2. Quality Information—every panel discussion and workshop is aimed at delivering high quality information and not a small dose of inspiration. Take out your notebook and learn. Ask questions, stick around afterward and connect with the presenters. Develop your network! Find out how to learn more from them.  Read more here!

Some Writing Tips

  1. Be open to finding new friends, colleagues, and professional resources.
  2. Even if you’re a beginner, see yourself as a writer.
  3. Present a professional, curious, and respectful persona to all who attend.
  4. Get everyone’s card and generously give out yours. Even if you don’t have a book you can say “Writer.”
  5. Think of new ways you can shape your elevator pitch and practice it.
  6. Take great notes, and save your material on your computer to Evernote so you can synch it to all your devices.
  7. Take lots of photos and post them on social media. Build your network and platform.
  8. Have fun!
  9. Invest in an author, buy books!


The Ghost in All of Us 

Because our member teleseminar this week is about ghost writing, I was meditating on ghosts—there are several ways to think about them. But first I want to say that our teleseminar is going to be a very helpful program about ghostwriting from all angles: for those who might want to hire a ghostwriter to help with writing or completing a book, and for writers who are interested in being a ghostwriter themselves. I’ve known Kim Pearson for several years, and her information and skills are first rate!

But back to the ghosts. If you think about it, when we include other “characters” in our books—which we have to do—memoir is always about more than just “I” the writer—we’re writing someone else’s story. We’re voicing their story, we’re choosing the language, clothing, dialogue as best we can to present a world that often we were not alive to experience. I know that when I wrote about my great-grandmother’s life in the 19th century, I used research, some family stories, and details gleaned from the 1894 Sears Catalogue to try to make that world come alive.

We need to honor those who appear in our stories, whether they are alive or dead, by doing a great job capturing their lives—through imagination, research and a kind of deep listening.

Listen to the whispers of truth that appear in the old sepia photos; look beyond your family myths and see if you can glean new ways to interpret who people were, what they wanted, what they might have dreamed.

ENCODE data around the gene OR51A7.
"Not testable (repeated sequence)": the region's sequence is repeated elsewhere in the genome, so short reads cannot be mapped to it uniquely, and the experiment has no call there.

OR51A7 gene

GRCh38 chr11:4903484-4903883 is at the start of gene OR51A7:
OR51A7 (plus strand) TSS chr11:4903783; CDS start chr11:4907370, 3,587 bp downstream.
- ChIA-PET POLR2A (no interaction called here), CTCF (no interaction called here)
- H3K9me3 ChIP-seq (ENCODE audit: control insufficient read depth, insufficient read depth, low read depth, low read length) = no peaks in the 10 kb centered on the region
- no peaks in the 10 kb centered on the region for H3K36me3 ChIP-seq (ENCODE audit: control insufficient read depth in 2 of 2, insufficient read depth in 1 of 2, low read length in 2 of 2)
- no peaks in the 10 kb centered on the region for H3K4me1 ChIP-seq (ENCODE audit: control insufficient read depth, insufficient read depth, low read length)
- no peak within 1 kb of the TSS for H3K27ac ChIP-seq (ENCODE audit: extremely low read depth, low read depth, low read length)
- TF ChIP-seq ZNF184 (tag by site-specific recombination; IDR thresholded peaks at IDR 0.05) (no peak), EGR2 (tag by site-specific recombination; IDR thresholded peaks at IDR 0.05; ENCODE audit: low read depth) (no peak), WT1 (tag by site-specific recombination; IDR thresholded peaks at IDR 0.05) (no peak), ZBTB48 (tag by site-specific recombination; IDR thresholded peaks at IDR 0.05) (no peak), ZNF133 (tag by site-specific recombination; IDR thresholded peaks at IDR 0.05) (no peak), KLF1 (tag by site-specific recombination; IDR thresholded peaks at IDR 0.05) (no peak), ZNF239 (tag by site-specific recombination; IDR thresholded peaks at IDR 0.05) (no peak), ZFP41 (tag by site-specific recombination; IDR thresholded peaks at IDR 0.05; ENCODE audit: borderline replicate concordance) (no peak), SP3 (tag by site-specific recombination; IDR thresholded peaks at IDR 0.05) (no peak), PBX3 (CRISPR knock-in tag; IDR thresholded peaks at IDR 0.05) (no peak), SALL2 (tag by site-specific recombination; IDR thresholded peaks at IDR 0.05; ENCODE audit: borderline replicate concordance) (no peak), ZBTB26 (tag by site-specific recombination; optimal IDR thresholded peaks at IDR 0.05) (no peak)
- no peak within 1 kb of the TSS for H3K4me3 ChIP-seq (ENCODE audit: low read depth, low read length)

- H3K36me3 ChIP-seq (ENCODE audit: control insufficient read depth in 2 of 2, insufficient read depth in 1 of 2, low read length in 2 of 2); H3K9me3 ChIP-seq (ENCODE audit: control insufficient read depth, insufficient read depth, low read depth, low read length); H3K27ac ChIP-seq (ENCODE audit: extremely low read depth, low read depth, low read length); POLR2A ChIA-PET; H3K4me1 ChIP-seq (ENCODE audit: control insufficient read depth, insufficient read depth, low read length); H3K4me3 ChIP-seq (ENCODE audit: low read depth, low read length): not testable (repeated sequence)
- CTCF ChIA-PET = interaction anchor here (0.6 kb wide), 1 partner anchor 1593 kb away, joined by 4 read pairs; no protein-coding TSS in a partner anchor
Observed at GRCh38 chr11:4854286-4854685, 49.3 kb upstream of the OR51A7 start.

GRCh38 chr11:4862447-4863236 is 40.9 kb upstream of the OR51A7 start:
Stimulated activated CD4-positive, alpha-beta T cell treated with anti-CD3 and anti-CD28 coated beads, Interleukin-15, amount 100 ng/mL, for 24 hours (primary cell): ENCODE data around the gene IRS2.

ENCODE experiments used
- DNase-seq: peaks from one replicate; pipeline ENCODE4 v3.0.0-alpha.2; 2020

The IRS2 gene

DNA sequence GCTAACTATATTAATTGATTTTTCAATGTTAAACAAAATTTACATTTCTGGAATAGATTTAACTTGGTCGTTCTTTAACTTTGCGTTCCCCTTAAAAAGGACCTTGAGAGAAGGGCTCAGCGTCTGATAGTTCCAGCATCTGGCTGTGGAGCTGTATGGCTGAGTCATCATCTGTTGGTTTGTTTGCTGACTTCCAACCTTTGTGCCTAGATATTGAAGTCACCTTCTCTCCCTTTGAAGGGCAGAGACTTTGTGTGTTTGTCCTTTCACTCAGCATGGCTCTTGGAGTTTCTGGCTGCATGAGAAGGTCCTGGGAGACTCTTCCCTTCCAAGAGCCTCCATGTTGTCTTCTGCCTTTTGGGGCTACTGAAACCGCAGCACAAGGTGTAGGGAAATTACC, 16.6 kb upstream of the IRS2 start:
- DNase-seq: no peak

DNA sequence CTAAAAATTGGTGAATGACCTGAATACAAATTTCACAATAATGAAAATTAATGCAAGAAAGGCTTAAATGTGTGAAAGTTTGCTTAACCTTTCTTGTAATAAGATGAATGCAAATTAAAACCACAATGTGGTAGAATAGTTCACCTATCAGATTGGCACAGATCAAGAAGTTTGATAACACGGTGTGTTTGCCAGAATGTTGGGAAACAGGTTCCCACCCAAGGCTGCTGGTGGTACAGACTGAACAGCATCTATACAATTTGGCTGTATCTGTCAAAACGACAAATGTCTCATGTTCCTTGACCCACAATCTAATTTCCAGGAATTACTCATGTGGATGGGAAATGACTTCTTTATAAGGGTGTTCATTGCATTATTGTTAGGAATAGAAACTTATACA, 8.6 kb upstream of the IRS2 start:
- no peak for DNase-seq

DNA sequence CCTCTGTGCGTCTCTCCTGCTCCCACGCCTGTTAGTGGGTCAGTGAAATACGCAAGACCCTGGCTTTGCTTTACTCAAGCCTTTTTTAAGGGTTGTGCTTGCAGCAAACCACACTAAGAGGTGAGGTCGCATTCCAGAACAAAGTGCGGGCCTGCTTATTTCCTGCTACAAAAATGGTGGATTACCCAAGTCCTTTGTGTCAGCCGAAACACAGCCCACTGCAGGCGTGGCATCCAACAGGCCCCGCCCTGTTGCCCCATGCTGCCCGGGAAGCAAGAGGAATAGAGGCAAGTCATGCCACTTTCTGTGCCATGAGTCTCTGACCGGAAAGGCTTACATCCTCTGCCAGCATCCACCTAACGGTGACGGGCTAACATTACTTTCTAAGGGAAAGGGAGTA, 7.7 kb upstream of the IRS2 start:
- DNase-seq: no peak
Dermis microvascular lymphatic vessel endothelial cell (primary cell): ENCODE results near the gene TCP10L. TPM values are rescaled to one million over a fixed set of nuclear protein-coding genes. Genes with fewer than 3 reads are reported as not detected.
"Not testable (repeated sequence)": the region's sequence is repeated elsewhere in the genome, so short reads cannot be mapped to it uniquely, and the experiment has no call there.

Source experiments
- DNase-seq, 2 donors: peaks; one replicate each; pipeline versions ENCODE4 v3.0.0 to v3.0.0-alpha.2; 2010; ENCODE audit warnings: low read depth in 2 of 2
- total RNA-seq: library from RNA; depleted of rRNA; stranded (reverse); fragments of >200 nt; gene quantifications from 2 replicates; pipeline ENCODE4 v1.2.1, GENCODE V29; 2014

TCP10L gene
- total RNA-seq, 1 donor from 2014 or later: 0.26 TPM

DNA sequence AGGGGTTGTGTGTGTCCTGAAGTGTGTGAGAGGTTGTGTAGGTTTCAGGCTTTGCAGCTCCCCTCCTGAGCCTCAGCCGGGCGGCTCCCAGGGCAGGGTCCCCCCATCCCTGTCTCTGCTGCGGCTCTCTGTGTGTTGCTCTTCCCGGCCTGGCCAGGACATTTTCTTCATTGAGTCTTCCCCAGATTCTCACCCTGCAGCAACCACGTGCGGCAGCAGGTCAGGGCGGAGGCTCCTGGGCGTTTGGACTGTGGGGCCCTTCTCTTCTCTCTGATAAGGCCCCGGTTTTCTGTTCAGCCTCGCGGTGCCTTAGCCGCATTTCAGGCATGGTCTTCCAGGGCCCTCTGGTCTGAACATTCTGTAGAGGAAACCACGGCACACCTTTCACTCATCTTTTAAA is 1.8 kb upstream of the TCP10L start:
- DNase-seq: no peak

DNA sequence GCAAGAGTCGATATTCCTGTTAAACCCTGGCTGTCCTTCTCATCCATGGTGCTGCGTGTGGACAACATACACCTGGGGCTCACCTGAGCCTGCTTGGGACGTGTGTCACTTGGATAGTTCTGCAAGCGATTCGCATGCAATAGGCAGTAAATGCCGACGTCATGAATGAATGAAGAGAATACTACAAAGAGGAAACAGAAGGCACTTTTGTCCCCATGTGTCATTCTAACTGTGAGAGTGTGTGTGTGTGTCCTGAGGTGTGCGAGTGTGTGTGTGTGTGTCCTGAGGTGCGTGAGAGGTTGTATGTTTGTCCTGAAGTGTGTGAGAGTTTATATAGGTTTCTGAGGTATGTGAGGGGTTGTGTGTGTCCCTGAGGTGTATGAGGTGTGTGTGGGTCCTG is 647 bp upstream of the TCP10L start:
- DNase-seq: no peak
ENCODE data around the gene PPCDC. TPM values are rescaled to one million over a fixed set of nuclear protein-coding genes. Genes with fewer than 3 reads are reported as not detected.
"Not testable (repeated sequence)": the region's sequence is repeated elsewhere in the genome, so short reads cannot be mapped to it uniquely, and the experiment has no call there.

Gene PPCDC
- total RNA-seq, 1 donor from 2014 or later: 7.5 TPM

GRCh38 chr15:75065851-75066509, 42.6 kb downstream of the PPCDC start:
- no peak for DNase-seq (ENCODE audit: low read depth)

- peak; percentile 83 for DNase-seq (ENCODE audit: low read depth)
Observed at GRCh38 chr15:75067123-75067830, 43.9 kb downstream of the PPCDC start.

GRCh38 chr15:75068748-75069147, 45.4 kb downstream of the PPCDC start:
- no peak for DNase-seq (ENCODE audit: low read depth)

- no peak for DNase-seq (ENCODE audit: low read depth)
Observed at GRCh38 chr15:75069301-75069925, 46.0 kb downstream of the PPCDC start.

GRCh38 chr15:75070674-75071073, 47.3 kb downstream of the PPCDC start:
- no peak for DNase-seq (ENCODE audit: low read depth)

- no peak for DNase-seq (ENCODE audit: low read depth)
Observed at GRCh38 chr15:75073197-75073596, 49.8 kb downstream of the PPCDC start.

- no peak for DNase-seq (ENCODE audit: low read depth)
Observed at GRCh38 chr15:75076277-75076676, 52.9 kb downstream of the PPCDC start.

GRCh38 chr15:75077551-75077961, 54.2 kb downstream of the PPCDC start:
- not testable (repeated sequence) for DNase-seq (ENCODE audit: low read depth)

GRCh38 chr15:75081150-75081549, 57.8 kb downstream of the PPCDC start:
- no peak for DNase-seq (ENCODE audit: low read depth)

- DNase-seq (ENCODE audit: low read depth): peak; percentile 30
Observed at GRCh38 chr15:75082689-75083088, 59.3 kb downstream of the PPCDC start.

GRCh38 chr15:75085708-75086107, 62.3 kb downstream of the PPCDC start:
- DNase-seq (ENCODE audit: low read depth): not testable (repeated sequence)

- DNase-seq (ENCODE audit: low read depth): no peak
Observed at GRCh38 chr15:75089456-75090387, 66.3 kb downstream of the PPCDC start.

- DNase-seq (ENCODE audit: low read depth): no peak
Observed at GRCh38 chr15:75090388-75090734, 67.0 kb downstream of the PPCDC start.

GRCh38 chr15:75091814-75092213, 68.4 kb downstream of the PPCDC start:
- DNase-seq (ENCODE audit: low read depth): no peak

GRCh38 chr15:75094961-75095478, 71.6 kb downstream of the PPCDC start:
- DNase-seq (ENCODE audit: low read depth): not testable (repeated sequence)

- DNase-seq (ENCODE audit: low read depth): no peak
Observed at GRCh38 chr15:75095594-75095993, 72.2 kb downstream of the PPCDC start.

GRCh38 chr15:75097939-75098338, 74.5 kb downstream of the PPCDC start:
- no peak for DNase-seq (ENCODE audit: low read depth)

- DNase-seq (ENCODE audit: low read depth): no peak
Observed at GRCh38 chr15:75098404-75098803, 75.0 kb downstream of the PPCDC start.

As a ghostwriter, you have to use these kinds of skills—and more! I look forward to learning more about ghostwriting with you at our Teleseminar this week! Friday, February 22 at 11 AM PST/2 PM EST.


 Workshops and Events


Tired of Just Saying You’re Going to Finish Your Memoir?

 Rev Up to Write Your Memoir”

FREE call on Tuesday, Feb 26, at 4pm PST | 7pm EST


Any writer who’s longing to write a memoir can rattle off a number of things that get in their way—no time, other priorities, lack of motivation, resistance.

This call is for you if you have a memoir-in-progress, or even an idea for a memoir, and you’re needing that extra bit of motivation to just make it happen already!


In this call, join Linda Joy and Brooke to explore:

  • common reasons for abandoning your memoir and how to get your groove back
  • strategies for prioritizing your writing
  • ways to confront what’s holding you back
  • ideas for reconnecting to the heart of your story and what moves you

Tuesday, Feb 26, at 4pm PST | 7pm EST 

Dial-in number: 530-881-1300

Access code: 879104


Free Memoir Roundtable:  Real Life Characters—The Heart of your Memoir

March 7, 2013 


We’re so pleased to have Suzanne Sherman talk with us about developing your characters in a memoir. We know that they’re “real people” yet we have to bring them alive so others can know them too.

In fiction, writers give focused attention to creating characters that carry the plot forward. Character motivation is a continuing consideration as they reveal the central and secondary characters through the book or short story. In screenwriting, the same is true.

In memoir, our job is different. We aren’t creating characters and deciding their relevant motivations, we’re taking what’s here and turning it into story. We’re writing about central and secondary characters and we’re drawing them in 3-D, so readers get to know them.